“Following Nothing,” the title of one of Michael Walsh’s contribution to the Biennial, is of a boat-like structure made of sections of plywood, cut in such a way, that the interior of the boat resembles a contour map. The pieces that were cut out of the boat were then reassembled and placed across the gallery, leaning against a corner. Walsh, in putting that part together, burned it black and then hammered in numerous old Bermuda railroad spikes and called the work, “We Did Nothing.” Walsh, in his Biennial statement, suggests that certain artists have liberated his perceptions and opened his vision to true experiences and among these is Toshikatsu Endo, a Japanese artist, who, like Walsh, has created a boat-like structure, that he likewise charred.

Manuel Palacio has once again sought to shock but because it is his modus operandi, we have come to expect it and because of this expectation, we are becoming shockproof to his need to be shocking. In this Biennial he has used the N word, which is in bold relief, followed by a sentence in low relief, which is as follows: “White People know that the mere utterance of that word, even in condemnation, is an indictment of racism. And short of terrorism, shame is the best instrument of repression.” The title of the work is; “Mouthpiece for White People II.”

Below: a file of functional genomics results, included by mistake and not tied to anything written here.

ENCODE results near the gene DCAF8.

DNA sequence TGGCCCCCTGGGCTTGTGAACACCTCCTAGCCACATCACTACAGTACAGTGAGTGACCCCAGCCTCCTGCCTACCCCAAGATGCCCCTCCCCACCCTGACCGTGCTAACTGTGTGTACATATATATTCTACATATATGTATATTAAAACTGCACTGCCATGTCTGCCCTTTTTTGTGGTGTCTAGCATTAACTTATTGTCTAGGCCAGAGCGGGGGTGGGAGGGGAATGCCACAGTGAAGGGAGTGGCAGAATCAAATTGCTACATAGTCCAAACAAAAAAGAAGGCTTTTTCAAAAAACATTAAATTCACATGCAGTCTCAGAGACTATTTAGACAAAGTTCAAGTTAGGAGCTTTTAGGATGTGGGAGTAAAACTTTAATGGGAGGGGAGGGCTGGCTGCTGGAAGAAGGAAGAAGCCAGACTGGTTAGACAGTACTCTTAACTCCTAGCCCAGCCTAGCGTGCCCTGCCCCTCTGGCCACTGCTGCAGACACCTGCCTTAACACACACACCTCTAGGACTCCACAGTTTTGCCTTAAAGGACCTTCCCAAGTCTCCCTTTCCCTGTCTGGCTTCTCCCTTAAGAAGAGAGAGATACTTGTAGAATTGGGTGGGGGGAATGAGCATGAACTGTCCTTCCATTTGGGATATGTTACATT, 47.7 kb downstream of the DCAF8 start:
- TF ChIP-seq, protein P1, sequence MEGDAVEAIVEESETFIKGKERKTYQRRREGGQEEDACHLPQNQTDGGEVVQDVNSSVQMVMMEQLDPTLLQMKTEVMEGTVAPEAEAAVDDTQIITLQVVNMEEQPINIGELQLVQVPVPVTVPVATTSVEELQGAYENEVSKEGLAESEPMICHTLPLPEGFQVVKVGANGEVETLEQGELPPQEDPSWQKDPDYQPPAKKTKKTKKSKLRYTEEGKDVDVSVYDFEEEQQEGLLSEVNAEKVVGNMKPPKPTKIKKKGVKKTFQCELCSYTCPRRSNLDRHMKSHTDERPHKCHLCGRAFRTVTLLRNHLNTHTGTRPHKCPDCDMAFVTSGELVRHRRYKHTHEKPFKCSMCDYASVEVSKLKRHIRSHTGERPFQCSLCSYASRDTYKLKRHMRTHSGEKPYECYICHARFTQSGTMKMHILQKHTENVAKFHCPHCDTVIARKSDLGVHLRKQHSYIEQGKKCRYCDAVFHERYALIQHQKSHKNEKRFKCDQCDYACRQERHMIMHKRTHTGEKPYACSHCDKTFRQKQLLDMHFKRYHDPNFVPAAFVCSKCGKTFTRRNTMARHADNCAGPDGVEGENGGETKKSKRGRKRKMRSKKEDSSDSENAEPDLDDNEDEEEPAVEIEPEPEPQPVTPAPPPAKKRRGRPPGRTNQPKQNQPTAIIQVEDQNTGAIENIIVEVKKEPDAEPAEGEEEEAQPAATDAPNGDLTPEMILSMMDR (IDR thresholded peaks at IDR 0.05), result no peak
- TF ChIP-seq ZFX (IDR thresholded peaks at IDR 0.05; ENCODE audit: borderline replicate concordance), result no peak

Over the years that I have observed Palacio’s art, besides being provocative, it is stylistically all over the map and this year’s Biennial contribution is no exception. It seems possible that this current Biennial piece is influenced by the New York artist, Glen Ligon, who is known for his explorations of race, language, sexuality and identity. Ligon’s work employs confrontational statements that are painted boldly on canvas, or even produced in neon.

Dany Pen, whose background is Cambodian, continues what she began some years ago in a BSoA exhibition. In that show, she dealt with the genocide and displacement of the Cambodian people under the regime of Pol Pot and the Khmer Rouge. However, the deaths and displacements were mostly those that affected her family. In this Biennial, she is dealing with the perpetrators of that genocide: Pol Pot and other leaders of the Khmer Rouge. Her installation is called “Erasures” and the video presentation shows her erasing each portrait. The erasures are then collected in small glass bottles. In her statement, she says that she focuses on how memory and history are preserved, salvaged and revived through the displacements of individuals and groups. Through the erasing of the portraits of the Khmer Rouge leadership, however, Dany Pen seems to want to forget this part of her past, but even in her erasures, something from the past is retained and remembered.

Will Collieson is the only artist in this exhibit who has been in every one of the BNG biennials and this year, his two contributions, although not so large as in the last biennial, is nevertheless equally engaging. The flying chair, actually a recreation of a lawn chair, is hung from the ceiling, in such a way as to give it the appearance of flying through the air. Note also the complex shadows that it casts. That in itself, is an important aspect of the work. Collieson’s other piece, “Time and Tide,” utilises a group of found balusters, that had been discarded in the sea, for who knows how long. Some are in a fairly good state of preservation, while others are quite eroded. The way they are exhibited, is reminiscent of a chess game.